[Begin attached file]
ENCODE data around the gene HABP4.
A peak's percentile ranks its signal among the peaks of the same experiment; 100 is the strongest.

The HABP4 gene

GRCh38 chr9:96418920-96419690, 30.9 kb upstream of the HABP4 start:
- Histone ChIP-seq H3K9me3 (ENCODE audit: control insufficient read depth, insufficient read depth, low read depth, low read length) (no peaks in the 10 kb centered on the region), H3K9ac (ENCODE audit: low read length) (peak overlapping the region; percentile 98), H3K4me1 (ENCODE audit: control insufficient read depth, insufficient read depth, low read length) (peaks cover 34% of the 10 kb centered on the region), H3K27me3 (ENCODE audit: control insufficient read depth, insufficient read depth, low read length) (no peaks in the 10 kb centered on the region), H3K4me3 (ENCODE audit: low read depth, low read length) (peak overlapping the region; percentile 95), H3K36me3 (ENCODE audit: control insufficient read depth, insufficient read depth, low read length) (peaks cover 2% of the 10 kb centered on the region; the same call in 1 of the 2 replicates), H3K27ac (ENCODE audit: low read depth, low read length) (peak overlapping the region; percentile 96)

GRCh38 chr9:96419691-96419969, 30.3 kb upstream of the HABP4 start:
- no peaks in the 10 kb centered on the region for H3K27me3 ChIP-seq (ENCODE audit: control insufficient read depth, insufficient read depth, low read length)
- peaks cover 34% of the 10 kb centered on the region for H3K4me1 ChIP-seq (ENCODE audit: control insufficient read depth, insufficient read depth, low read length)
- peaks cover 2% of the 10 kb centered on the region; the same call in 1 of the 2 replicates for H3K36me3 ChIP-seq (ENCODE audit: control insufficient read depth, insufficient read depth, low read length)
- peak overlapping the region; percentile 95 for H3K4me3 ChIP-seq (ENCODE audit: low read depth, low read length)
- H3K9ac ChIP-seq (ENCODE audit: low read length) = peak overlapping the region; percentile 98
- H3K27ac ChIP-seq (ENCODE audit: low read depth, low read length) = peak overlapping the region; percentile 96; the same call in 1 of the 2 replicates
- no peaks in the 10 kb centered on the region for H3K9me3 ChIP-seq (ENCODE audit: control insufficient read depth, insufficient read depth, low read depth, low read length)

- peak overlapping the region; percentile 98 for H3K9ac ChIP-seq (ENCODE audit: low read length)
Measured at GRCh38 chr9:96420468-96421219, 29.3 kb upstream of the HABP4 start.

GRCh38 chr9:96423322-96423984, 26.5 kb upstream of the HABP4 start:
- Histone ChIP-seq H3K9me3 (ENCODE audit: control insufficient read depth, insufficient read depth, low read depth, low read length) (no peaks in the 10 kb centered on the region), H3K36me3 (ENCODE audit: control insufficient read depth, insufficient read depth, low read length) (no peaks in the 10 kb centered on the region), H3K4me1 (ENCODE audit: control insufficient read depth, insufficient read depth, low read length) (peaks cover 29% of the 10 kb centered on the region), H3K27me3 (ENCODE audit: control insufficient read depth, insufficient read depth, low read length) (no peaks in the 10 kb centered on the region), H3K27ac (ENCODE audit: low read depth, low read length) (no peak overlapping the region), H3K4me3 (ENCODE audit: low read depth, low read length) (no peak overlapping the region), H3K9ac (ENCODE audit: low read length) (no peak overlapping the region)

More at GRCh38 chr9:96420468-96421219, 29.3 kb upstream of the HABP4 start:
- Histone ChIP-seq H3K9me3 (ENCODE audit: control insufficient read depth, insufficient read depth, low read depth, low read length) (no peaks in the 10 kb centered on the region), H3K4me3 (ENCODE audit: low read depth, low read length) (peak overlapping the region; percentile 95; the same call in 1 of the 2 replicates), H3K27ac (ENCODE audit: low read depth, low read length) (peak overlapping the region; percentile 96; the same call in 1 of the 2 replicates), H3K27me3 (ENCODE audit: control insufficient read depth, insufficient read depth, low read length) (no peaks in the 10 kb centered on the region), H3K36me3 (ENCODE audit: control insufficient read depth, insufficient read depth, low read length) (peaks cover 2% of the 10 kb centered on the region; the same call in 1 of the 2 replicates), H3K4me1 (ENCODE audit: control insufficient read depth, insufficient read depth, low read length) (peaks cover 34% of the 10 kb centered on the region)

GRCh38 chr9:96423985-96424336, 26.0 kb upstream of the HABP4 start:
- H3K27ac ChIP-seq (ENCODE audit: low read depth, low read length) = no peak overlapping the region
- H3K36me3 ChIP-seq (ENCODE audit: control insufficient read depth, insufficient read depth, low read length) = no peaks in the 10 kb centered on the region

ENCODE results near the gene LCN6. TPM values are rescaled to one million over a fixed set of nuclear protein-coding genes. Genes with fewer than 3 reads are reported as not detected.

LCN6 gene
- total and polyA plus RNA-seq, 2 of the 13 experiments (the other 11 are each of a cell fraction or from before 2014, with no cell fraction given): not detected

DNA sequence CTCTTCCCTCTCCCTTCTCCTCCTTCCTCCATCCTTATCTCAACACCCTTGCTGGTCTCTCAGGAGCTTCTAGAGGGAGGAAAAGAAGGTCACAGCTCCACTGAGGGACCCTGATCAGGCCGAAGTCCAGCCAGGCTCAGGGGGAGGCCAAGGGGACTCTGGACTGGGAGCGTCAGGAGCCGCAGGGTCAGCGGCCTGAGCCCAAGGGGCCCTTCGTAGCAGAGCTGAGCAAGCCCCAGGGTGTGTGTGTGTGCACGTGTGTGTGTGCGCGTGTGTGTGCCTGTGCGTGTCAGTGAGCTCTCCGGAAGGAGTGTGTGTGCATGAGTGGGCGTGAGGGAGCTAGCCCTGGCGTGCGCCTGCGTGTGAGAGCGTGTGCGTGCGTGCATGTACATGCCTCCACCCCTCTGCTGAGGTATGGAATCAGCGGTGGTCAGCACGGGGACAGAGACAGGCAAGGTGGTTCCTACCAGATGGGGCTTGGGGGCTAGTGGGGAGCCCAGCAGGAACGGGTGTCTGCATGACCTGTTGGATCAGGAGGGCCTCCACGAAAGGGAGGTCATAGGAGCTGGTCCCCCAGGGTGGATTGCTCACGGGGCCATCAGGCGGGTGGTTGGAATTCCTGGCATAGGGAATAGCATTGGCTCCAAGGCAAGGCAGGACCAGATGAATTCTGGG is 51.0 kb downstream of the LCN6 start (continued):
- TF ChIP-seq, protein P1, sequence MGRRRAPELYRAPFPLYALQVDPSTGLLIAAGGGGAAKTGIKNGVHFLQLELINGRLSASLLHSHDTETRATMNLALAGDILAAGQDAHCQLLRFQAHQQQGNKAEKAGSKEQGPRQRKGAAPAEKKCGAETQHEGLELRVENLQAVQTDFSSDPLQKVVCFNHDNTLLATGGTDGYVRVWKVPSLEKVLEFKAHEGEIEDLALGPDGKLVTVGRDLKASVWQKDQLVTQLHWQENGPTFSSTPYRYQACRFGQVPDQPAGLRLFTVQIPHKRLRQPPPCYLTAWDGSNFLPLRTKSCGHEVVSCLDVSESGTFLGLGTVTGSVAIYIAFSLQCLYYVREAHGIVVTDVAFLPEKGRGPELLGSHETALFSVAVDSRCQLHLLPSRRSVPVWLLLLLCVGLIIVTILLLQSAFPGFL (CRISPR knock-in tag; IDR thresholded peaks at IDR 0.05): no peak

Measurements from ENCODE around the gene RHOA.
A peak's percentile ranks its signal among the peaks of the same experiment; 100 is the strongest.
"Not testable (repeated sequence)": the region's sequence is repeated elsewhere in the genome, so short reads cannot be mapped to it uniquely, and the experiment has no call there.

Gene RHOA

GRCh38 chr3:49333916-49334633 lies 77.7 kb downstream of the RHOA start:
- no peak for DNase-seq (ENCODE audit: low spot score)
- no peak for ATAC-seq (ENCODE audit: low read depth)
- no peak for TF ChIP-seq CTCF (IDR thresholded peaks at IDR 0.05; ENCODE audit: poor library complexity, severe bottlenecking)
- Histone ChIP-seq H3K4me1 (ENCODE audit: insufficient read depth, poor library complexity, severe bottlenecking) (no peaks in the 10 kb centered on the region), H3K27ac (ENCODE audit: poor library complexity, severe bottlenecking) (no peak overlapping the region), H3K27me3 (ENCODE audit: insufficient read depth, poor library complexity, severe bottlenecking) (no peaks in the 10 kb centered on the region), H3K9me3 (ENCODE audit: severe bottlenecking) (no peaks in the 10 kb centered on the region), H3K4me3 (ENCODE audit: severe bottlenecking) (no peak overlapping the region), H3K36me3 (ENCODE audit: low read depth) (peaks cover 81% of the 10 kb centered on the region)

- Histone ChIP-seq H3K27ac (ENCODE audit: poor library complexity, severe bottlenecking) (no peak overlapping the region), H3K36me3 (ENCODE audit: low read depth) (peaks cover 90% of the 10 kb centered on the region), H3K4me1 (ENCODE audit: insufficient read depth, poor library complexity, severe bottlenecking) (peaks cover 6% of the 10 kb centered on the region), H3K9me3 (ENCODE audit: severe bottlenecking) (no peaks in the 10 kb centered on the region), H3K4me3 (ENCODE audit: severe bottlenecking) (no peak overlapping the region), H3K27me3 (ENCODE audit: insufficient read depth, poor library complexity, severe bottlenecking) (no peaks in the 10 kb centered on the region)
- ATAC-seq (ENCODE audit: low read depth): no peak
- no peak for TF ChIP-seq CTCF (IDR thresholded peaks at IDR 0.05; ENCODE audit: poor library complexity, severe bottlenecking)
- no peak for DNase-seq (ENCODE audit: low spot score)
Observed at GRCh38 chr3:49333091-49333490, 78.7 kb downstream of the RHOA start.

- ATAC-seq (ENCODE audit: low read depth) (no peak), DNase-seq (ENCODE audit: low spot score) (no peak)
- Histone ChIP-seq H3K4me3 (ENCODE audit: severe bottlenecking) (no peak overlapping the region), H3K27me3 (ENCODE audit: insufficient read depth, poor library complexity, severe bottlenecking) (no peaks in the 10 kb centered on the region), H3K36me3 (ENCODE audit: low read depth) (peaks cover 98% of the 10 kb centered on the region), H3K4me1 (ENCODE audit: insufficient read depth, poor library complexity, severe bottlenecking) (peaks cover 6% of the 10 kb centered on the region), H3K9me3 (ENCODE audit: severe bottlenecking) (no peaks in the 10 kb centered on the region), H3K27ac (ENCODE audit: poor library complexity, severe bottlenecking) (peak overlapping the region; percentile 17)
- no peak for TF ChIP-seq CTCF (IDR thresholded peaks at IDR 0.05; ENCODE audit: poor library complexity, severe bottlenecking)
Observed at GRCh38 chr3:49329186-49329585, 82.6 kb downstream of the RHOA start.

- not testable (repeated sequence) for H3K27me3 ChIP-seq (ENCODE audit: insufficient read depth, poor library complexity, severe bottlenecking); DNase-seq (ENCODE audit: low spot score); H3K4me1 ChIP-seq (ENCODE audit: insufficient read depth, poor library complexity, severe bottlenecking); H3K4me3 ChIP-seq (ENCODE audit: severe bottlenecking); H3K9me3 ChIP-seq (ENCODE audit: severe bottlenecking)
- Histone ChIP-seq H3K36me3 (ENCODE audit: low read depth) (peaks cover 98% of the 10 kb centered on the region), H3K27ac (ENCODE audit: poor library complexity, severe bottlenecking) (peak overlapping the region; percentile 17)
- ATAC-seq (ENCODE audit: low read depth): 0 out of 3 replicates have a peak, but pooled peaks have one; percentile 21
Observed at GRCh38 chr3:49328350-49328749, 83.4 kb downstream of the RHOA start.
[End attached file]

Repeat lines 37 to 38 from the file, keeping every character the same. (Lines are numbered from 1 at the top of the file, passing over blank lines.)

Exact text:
- Histone ChIP-seq H3K27ac (ENCODE audit: poor library complexity, severe bottlenecking) (no peak overlapping the region), H3K36me3 (ENCODE audit: low read depth) (peaks cover 90% of the 10 kb centered on the region), H3K4me1 (ENCODE audit: insufficient read depth, poor library complexity, severe bottlenecking) (peaks cover 6% of the 10 kb centered on the region), H3K9me3 (ENCODE audit: severe bottlenecking) (no peaks in the 10 kb centered on the region), H3K4me3 (ENCODE audit: severe bottlenecking) (no peak overlapping the region), H3K27me3 (ENCODE audit: insufficient read depth, poor library complexity, severe bottlenecking) (no peaks in the 10 kb centered on the region)
- ATAC-seq (ENCODE audit: low read depth): no peak